Therefore, amongst many things weighing on my heart throughout this tragedy is Karyn’s age– 22 years old. At 22, I had also just buried my mother and was preparing to graduate from college. This left me living a few steps behind everyone else. Losing my mother had taught me to “perform” my life as best I could. It was hard for me to focus on the things that were REAL. My slate had previously been etched with a clear reality, but post trauma, it had been wiped clean. I would wake up every morning, read the script and step out on stage. No one could really know me. And not unlike this very moment, my depression was ripe. On a recent night–I found myself stuck within a tilt of depression where I truly needed someone. Negativity and anguish once again were clutching me so tightly, altering my vision, and luring me with the always consistent bait of self hatred. It was late afternoon, and I felt lost. My heart was full– ushering my trauma in to break the dam of my rising predisposed chemicals. I reached for my phone and sent out text messages to a collection of friends and people that would pause and hear me. I do not remember if I possessed the awareness around “unlocking my silence.” The truth is, I don’t always reach out. I am fortunate that I am healthy enough to share this. I am also fortunate that I believe in sharing. It is privilege that I can articulate these words.
“That asking for help was ok.” – Ty Alexander
When I consider Karyn’s age, I immediately think of the young women identified youth that I work with. They live in a fast paced, technology driven world of objectivity, public discourse, emerging desires, and incommunicable concerns. Their hearts are enormous; they give so much of themselves to their families and communities. These battles are public, allowing for little space to air their personal and inner warfare. These are my little sisters. Their existence is a fight towards justice. I have listened and witnessed so many of their narratives of this war. Thus making the loss of Karyn another reminder to me as a youth worker, that there is so much that will never be seen or heard. This taps into my greatest fear — that my words of love and support may never be enough.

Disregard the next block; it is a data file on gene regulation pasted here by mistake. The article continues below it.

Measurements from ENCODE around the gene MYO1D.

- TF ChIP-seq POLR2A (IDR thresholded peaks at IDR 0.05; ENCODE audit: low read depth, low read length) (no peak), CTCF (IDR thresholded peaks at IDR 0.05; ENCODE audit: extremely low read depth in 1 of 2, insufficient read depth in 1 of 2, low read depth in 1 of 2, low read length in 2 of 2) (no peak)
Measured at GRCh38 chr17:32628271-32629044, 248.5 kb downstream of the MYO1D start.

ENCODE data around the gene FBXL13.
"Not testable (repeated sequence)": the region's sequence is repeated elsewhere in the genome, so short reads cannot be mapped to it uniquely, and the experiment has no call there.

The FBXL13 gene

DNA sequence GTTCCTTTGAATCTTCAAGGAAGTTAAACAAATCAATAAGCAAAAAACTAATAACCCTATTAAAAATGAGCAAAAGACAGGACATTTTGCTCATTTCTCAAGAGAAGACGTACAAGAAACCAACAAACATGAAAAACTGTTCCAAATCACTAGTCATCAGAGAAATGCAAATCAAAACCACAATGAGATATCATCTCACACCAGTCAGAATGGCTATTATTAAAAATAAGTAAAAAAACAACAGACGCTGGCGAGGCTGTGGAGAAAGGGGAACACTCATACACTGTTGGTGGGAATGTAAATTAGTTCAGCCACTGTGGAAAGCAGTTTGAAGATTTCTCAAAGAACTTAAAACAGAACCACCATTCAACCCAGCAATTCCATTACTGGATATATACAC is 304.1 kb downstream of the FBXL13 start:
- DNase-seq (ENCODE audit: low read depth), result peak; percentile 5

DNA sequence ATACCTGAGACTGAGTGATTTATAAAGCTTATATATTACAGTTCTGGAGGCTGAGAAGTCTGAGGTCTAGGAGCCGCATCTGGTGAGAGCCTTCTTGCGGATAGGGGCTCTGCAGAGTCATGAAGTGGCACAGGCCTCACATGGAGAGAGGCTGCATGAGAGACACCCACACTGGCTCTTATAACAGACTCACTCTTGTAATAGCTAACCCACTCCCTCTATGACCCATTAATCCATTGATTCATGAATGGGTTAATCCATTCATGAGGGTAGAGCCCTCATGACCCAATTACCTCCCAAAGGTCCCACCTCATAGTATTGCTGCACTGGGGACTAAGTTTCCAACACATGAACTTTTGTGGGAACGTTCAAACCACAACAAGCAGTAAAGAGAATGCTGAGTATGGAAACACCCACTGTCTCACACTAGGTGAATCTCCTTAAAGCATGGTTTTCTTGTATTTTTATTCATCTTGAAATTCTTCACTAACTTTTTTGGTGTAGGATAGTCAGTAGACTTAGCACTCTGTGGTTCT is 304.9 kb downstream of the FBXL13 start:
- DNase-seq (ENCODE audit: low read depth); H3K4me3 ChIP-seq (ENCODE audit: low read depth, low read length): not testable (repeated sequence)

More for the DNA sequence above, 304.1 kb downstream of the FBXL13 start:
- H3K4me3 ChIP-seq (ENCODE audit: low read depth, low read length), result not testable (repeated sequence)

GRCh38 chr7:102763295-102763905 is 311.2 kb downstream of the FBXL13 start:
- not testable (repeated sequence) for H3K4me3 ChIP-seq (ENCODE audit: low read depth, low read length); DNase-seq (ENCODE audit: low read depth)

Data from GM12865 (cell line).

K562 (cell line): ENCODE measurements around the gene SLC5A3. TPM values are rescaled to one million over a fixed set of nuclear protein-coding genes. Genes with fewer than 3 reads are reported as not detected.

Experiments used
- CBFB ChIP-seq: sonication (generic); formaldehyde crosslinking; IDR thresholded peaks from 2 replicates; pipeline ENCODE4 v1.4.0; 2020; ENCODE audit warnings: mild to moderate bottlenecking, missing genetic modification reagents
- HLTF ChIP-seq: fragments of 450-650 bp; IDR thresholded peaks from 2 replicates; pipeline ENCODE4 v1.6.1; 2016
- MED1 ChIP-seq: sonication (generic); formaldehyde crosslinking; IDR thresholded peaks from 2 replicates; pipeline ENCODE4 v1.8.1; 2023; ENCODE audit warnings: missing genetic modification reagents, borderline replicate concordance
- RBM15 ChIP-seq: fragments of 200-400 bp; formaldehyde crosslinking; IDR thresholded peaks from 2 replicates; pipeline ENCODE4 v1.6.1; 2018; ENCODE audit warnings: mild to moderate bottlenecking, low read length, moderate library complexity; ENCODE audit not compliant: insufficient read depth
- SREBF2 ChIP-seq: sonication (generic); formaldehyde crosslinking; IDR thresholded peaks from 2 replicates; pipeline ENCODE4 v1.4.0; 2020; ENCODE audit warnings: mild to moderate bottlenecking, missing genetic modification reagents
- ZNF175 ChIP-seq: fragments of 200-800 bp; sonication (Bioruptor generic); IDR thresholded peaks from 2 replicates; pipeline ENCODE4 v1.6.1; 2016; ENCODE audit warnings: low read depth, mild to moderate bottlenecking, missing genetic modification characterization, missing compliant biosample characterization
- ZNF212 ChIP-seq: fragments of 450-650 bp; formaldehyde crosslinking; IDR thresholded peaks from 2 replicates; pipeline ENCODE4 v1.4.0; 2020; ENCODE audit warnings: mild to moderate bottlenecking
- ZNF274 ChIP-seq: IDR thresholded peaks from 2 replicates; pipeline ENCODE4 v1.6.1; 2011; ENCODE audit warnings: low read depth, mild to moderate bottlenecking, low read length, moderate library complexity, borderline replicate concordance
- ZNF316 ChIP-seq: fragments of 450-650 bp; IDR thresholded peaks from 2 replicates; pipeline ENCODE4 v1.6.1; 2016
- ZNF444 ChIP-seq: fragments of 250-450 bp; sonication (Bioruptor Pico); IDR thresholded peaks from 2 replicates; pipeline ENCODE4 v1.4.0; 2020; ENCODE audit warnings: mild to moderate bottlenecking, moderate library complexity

I am left wondering, where does our work begin?
When we look at the qualities of leadership, our perspectives need to shift. Our leaders appear stalwart and resilient to us, making their struggles uneasily accepted. Karyn Washington demonstrated her humanity through fateful actions, but her leadership has not wavered. She leaves us with an empowered vitality and a duty to ourselves and our communities. We are to live our stories. And our humanity has little to do with our skill or representation. Those are only threads within the diverse fabric of who we are. My favorite kind of woman is a complicated one–with a pulsating heart, incredible laughter, and tangled eyes. And after scrolling through #KarynWashington, it is clear that we have the capacity to support one another and share in our complexities.
My [our] task is to explain how black women’s citizenship is shaped by their attempts to navigate a room made crooked by stereotypes that have psychic consequences.” Melissa Harris Perry
For me, our fighting begins with listening. It involves eliminating judgment and developing community spaces that allow for young women to just BE. There are not a lot of spaces even amongst my queer community of color that I feel safe enough to share my challenges with mental health. At times, my fear is a fabrication that is symptomatic of my condition. And, unfortunately, there are other community members within these spaces that are struggling themselves and need to make this conversation difficult for the rest of us. A lot of black folk believe that therapy is just for white people. The young black mental health professionals that I have had the privilege to work with are reminders that not only is this NOT the case, but this IS our issue.
In Karyn’s honor, I refuse to be a “strong” black woman. I don’t want to redefine it or reclaim it, I want to destroy it. I want the courage to be able to say that I cannot handle some things. And that I can ask for help. And I demand for a world that not only will accept this, but will listen.
I strangle my words as easily as I do my tears
I stifle my screams as frequently as I flash my smile
it means nothing
I am cotton candy on a rainy day
the unrealized dream of an idea unborn
I share with the painters the desire
To put a three-dimensional picture
On a one-dimensional surface
Nikki Giovanni (thank you Nadine, @freid_pod)